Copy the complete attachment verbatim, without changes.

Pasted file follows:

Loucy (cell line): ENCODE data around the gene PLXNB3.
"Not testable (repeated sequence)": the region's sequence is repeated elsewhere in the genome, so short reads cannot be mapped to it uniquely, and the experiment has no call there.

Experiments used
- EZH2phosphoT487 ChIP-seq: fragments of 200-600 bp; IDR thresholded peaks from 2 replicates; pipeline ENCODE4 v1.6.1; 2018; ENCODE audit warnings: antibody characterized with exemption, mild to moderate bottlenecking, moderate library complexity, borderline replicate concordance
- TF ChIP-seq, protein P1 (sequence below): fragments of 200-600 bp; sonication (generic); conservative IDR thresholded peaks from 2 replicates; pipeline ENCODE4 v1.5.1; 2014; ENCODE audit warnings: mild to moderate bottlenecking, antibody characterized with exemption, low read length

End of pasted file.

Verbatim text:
Loucy (cell line): ENCODE data around the gene PLXNB3.
"Not testable (repeated sequence)": the region's sequence is repeated elsewhere in the genome, so short reads cannot be mapped to it uniquely, and the experiment has no call there.

Experiments used
- EZH2phosphoT487 ChIP-seq: fragments of 200-600 bp; IDR thresholded peaks from 2 replicates; pipeline ENCODE4 v1.6.1; 2018; ENCODE audit warnings: antibody characterized with exemption, mild to moderate bottlenecking, moderate library complexity, borderline replicate concordance
- TF ChIP-seq, protein P1 (sequence below): fragments of 200-600 bp; sonication (generic); conservative IDR thresholded peaks from 2 replicates; pipeline ENCODE4 v1.5.1; 2014; ENCODE audit warnings: mild to moderate bottlenecking, antibody characterized with exemption, low read length